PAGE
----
Never under any circumstances shoot at objects on the heads or in the hands of persons. There is always a possibility of something going wrong, and such risk to human life is unjustifiable, no matter how skilful you may be.
It is necessary to exercise extreme care in practising with the pocket revolver. Some persons delight in practising quick drawing from the pocket and firing one or more shots. This is dangerous work for the novice to attempt. Most of the pocket weapons are double action. If the finger is on the trigger and the arm catches in the pocket when drawing, a premature discharge is likely to result, which is always unpleasant and sometimes disastrous. Practice in drawing the revolver from the pocket or holster should always be begun with, the arm unloaded. Only after a fair degree of skill is acquired should actual shooting be attempted. For quick drawing from the pocket the only double-action revolvers that are fairly safe to handle are the S. & W. Safety Hammerless, and the Colt " Double Action," which has a safety notch for the hammer to rest on.
Drawing a revolver from a holster is easier and much less dangerous than drawing it from the pocket. Larger and more practical arms are generally carried in holsters, and such arms should be single action in all cases. In practising with a holster weapon, fasten the holster on the belt, and anchor the belt so that the holster will always be at the same relative position. The holster should be cut out so that the forefinger can be placed on the trigger in drawing. Always carry a loaded revolver with the hammer resting on an empty chamber or between two cartridges.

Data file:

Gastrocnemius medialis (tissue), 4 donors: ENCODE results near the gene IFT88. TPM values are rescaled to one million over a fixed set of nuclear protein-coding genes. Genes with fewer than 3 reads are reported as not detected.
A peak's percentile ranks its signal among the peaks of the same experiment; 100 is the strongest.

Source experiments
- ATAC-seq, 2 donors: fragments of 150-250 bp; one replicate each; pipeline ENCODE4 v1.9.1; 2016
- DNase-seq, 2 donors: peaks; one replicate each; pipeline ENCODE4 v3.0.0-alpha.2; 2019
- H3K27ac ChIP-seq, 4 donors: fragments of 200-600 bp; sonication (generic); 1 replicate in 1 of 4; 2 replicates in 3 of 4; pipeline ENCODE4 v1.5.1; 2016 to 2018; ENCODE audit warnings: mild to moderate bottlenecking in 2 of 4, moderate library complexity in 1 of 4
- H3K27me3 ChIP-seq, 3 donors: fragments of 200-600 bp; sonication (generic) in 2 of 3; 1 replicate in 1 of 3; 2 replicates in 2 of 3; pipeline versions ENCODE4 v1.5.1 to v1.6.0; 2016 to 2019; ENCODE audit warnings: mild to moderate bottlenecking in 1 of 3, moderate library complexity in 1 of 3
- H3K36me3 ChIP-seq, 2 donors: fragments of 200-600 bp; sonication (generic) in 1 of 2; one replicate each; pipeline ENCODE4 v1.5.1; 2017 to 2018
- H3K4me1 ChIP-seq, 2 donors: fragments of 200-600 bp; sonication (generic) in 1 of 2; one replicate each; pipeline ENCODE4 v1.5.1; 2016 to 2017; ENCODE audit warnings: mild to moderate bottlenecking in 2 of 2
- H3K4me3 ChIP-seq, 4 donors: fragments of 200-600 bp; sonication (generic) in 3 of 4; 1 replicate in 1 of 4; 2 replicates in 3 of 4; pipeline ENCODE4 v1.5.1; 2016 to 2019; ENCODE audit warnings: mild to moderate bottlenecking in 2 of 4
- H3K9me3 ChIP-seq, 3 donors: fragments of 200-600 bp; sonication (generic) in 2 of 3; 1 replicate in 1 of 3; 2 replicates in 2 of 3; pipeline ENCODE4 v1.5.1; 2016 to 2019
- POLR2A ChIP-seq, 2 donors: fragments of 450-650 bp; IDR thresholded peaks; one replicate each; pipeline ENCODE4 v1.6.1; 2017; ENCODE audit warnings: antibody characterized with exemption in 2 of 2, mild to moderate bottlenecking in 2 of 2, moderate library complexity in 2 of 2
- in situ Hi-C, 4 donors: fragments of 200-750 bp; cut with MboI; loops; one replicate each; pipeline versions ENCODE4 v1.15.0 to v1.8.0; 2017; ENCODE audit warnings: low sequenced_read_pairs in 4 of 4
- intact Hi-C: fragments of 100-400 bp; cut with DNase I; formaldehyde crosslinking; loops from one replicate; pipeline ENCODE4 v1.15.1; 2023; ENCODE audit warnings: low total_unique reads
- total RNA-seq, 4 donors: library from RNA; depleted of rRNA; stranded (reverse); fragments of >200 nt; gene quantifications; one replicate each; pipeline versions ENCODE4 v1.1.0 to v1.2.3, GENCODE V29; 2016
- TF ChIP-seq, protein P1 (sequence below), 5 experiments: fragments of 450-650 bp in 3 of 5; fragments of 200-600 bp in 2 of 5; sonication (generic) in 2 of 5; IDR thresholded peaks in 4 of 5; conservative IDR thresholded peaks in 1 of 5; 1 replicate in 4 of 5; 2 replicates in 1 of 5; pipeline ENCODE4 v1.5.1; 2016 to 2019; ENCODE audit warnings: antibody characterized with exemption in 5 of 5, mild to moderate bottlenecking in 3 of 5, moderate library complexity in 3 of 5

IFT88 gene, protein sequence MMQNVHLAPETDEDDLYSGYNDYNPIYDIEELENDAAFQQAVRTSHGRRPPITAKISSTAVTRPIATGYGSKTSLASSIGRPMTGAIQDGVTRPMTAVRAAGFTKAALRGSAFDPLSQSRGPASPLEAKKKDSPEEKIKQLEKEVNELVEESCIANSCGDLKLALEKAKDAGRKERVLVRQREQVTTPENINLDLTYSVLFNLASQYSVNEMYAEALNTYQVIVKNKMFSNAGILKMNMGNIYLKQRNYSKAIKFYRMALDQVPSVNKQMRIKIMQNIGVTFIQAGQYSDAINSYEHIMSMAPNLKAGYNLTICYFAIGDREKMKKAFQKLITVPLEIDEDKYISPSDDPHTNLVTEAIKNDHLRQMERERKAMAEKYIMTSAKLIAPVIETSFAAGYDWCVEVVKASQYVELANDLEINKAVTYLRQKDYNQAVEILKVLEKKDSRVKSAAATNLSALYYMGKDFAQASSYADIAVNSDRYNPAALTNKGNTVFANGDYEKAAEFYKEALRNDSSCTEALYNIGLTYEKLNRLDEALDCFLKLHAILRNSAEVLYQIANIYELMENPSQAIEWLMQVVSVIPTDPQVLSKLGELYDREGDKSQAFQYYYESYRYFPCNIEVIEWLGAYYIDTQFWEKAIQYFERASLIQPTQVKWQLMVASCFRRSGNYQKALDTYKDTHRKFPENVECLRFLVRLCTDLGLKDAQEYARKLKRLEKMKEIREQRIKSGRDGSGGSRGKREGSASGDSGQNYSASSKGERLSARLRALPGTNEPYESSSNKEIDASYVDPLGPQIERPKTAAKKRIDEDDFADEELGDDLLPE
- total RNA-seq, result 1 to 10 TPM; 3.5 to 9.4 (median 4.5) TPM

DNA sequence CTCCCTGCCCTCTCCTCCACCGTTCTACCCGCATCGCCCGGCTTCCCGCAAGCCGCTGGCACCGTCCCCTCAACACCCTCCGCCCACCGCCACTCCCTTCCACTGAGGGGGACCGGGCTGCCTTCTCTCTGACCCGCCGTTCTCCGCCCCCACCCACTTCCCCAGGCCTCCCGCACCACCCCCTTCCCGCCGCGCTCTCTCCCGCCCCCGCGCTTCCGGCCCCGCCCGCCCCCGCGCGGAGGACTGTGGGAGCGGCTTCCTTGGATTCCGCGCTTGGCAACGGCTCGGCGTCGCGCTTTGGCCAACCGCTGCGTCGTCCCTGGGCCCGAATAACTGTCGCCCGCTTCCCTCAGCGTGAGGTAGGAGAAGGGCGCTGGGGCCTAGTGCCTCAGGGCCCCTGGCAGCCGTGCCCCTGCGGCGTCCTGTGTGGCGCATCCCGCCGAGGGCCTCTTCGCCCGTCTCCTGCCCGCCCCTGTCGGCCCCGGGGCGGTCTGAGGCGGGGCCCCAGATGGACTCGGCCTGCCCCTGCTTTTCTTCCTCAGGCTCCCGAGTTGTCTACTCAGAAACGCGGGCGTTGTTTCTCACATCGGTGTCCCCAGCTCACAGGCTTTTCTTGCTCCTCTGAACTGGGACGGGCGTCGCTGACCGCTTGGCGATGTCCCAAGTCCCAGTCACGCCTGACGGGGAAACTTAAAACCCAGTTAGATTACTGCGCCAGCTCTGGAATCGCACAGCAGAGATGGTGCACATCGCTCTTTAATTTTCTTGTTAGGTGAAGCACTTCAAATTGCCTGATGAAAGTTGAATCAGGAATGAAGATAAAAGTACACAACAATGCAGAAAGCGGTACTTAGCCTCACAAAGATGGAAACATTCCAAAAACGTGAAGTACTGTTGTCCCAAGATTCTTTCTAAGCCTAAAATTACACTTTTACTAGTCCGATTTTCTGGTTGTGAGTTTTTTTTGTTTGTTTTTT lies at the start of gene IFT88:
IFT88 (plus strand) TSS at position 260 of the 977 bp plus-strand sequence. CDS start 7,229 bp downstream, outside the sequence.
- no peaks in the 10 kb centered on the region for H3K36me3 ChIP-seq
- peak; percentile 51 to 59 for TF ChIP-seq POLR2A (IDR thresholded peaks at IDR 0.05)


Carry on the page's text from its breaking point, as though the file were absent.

In the woods, or in localities where such shooting would not be likely to do any harm, it is good practice to shoot at a block of wood drifting down in the current of a swift-flowing stream, at a block of wood or a tin can swinging like a pendulum, from horseback at stationary and moving objects, and from a moving boat at similar objects. Such practice is largely indulged in by cowboys, ranchmen, and others in the western part of the United States. The shooting is generally rapid-fire work with heavy charges at short range, and is to be commended as being extremely practical.